Innovation & Greek Waters

Genesis of the Ocean cleanup Project makes one wonder: What is it about Greek waters?

Archimedes saw water spilling out of his tub at a public bath as he dipped himself inside. King Hieron II of Syracuse had asked him to verify the purity of a stunningly beautiful gold crown without melting it – an infinitely complex task! As the water spilled out, the solution came flooding to him. The rest is history which we know as the timeless Archimedes’ Principle.

That was in Ancient Greece, more than 2,000 years ago.

Five chief Ocean Gyres
Image Credits: United States National Oceanic and Atmospheric Administration @ https://oceanservice.noaa.gov/facts/gyre.html
Five chief Ocean Gyres
Image Credits: United States National Oceanic and Atmospheric Administration @ https://oceanservice.noaa.gov/facts/gyre.html

Fast forward to 2010. A 16 year old Dutch student named Boyan Slat was diving in the waters around Lesbos, a Greek island. But there was more plastic than fish! Disgusted, he began hunting for solutions and there emerged the Ocean Cleanup Project, an eco-friendly, ocean cleaning method.  

After years of trial and error, the project captured plastic of all sizes – from 1mm microplastics to colossal, abandoned fishing nets – in October 2019. A prototype of System 001/B achieved this feat at the Great Pacific Garbage Patch, an area of over 600,000 square miles where a large part of the world’s plastic trash floats.

An “Ocean” of Plastic Menace

Let’s say, you dispose a plastic bottle. Chances are, it will end up in one of the five gyres in the world’s oceans. A gyre is a gigantic mechanism of circulating ocean currents. Ocean currents transport plastic trash from coastlines to the center of the grye, which is stable and calm. Precisely why the trash gets trapped here.

Till date, we have already burdened oceans with an estimated 150 million tons of plastic. That’s not all though, for we continue to pile on 8 million tons per year. The five gyres / zones are:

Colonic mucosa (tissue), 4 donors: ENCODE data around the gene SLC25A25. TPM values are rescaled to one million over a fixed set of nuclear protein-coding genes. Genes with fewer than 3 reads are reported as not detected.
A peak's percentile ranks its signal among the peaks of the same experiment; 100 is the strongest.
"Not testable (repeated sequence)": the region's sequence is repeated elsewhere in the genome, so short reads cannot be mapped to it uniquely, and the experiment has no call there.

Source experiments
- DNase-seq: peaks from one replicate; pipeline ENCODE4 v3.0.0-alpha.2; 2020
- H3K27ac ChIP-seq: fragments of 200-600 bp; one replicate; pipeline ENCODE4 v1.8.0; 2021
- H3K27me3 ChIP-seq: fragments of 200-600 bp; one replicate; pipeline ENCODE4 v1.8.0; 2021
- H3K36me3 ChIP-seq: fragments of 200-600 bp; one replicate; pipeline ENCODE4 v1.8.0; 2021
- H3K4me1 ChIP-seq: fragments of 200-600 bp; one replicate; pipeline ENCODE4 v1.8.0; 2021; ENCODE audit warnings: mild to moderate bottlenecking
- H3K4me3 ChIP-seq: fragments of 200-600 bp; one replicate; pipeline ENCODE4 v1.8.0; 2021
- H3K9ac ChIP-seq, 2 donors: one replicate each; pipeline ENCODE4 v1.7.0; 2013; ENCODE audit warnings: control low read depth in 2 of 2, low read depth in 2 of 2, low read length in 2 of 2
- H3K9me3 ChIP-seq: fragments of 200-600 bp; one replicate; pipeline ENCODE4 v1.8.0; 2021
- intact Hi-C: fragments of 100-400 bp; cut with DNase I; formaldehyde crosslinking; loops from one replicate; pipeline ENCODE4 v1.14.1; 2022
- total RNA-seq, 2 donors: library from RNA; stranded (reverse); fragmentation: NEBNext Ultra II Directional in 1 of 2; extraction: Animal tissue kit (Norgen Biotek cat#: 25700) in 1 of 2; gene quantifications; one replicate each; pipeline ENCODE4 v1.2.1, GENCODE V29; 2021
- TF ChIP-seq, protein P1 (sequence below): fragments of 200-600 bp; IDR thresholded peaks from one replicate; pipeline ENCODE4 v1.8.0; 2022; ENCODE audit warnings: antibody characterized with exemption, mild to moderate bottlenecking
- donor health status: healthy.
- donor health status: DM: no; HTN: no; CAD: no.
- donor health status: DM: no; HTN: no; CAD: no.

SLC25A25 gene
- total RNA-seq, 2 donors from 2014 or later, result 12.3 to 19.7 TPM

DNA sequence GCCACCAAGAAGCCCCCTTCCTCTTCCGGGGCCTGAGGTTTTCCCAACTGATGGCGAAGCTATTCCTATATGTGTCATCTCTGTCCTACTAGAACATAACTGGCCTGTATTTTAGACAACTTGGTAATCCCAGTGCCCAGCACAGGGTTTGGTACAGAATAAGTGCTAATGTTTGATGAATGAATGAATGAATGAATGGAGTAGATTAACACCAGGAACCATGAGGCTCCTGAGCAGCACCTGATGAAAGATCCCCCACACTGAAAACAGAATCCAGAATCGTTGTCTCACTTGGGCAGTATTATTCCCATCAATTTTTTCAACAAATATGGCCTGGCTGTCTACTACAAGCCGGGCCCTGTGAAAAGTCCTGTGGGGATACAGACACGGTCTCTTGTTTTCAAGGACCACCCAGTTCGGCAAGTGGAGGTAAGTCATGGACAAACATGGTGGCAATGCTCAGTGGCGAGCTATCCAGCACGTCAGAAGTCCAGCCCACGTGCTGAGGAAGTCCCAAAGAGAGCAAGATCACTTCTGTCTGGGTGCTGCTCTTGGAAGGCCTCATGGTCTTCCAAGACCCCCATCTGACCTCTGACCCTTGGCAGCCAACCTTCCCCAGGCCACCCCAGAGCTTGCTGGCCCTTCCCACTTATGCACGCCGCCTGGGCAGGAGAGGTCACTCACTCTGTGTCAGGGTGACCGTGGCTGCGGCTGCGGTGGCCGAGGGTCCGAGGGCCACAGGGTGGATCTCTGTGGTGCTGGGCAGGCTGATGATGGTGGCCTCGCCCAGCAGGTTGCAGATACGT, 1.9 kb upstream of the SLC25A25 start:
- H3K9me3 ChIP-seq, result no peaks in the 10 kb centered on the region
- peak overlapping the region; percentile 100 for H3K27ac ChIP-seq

• Great Pacific Gyre: in the north Pacific gyre
  • South Pacific Gyre
  • North Atlantic Gyre
  • South Atlantic Gyre
  • Indian Ocean Gyre

Micoplastics are less than 5mm long and are particularly lethal. Marine creatures gobble them up with their food. This is where they enter the food chain. Cadmium, lead, and mercury are the source of direct toxins in plastic and can cause serious disorders viz.:

  • Deficient immunity
  • Cancer
  • Childhood development problems
  • Birth defects

How it Works

You might wonder why authorities aren’t using regular ocean cleaning techniques to clean these patches. For one, these zones keep shifting with ocean currents. Traditional ship-and-net methods would burn billions in cash and millions of tons of fossil fuel while taking decades for clean up, doing more harm to the environment than good.

Ocean Cleanup Project employs innovative green technologies and promises to dredge up half the Pacific Plastic in five years from full deployment, completing the cleansing by 2040.

So how does it work?

Forces acting on the Boom and Mobile Parachute Anchor
Image Credits: The Ocean Cleanup @ https://theoceancleanup.com/oceans/

Forces acting on the Boom and Mobile Parachute Anchor
Image Credits: The Ocean Cleanup @ https://theoceancleanup.com/oceans/

It includes a 600m long boom or floater with a 3m deep skirt attached. Both ends of the boom converge at a mobile parachute anchor. The skirt is deeper in the middle of the boom than at its ends. The entire mechanism floats freely and the boom adopts a U shape.


Boom / Floater (round) prevents large plastic pieces from flowing over it; Skirt (attached below the floater) stops tiny plastic trash flowing underneath; Marine organisms can swim from below the Skirt

First, the boom helps the system float and prevents larger plastic trash from flowing over it. Next, the skirt holds back smaller plastic pieces which may look to escape from below while allowing fishes and marine creatures to swim from underneath – no collateral damage here.

Cork line added for better buoyancy and trash collection
Image Credits: The Ocean cleanup @ https://theoceancleanup.com/media-gallery/

Winds, waves, currents, and the mobile parachute anchor exert forces, making the boom move slower than plastic trash. The speed difference means plastic gathers in the loop of the boom. A cork line added to the earlier design improved buoyancy and prevented plastic from escaping from above the boom.

Collected plastic trash
Image Credits: The Ocean cleanup @ https://theoceancleanup.com/media-gallery/

With solar lights, sensors, anti-collision mechanisms, cameras, and satellite communication system, it signals its position continuously in real time. When full, a support vessel gathers the collected plastic. Thereafter, the plastic is recycled into useful products.

Support vessel carries away the collected plastic garbage
Image Credits: The Ocean Cleanup @ https://theoceancleanup.com/media-gallery/#&gid=9&pid=5

Finally

Successfully harvesting plastic trash from the Great Pacific Garbage Patch in October 2019, the project has opened up a fresh chapter. Being passive, it uses virtually zero energy for operation while capturing large and small pieces of plastic – as holistic as it gets.

Indrajeetsinh Yadav has compiled this article from various sources. For more such innovative content on engineering or technical topics, call us at +91-9822052945 or write to us at info@falconwords.comFalcon Words offers exemplary, customized content on 10+ areas.   

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